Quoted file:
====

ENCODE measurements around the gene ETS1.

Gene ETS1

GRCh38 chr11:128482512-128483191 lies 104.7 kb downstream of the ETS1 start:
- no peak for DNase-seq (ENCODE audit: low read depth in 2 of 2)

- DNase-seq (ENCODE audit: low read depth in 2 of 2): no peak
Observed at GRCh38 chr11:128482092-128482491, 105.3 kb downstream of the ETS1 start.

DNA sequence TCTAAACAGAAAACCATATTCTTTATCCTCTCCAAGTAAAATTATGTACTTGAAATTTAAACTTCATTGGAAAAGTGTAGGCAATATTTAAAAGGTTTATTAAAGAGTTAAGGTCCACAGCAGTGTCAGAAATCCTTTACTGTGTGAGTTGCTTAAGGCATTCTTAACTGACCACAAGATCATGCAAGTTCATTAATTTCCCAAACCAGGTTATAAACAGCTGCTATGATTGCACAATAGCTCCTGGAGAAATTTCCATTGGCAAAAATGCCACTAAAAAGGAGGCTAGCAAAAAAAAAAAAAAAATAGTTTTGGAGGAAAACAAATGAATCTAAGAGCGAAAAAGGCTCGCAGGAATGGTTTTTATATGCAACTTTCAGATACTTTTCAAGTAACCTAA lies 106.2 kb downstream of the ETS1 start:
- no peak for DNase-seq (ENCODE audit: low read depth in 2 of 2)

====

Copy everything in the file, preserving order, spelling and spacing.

ENCODE measurements around the gene ETS1.

Gene ETS1

GRCh38 chr11:128482512-128483191 lies 104.7 kb downstream of the ETS1 start:
- no peak for DNase-seq (ENCODE audit: low read depth in 2 of 2)

- DNase-seq (ENCODE audit: low read depth in 2 of 2): no peak
Observed at GRCh38 chr11:128482092-128482491, 105.3 kb downstream of the ETS1 start.

DNA sequence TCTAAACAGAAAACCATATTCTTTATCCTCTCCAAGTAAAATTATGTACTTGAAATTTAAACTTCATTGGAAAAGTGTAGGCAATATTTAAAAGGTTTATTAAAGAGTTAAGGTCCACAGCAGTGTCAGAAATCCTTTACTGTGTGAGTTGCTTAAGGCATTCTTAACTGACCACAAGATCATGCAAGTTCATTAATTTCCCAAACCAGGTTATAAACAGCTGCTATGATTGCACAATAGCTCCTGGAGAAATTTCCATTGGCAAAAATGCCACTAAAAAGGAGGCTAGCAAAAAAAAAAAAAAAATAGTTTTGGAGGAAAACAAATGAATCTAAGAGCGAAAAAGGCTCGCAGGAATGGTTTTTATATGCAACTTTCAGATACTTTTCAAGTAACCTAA lies 106.2 kb downstream of the ETS1 start:
- no peak for DNase-seq (ENCODE audit: low read depth in 2 of 2)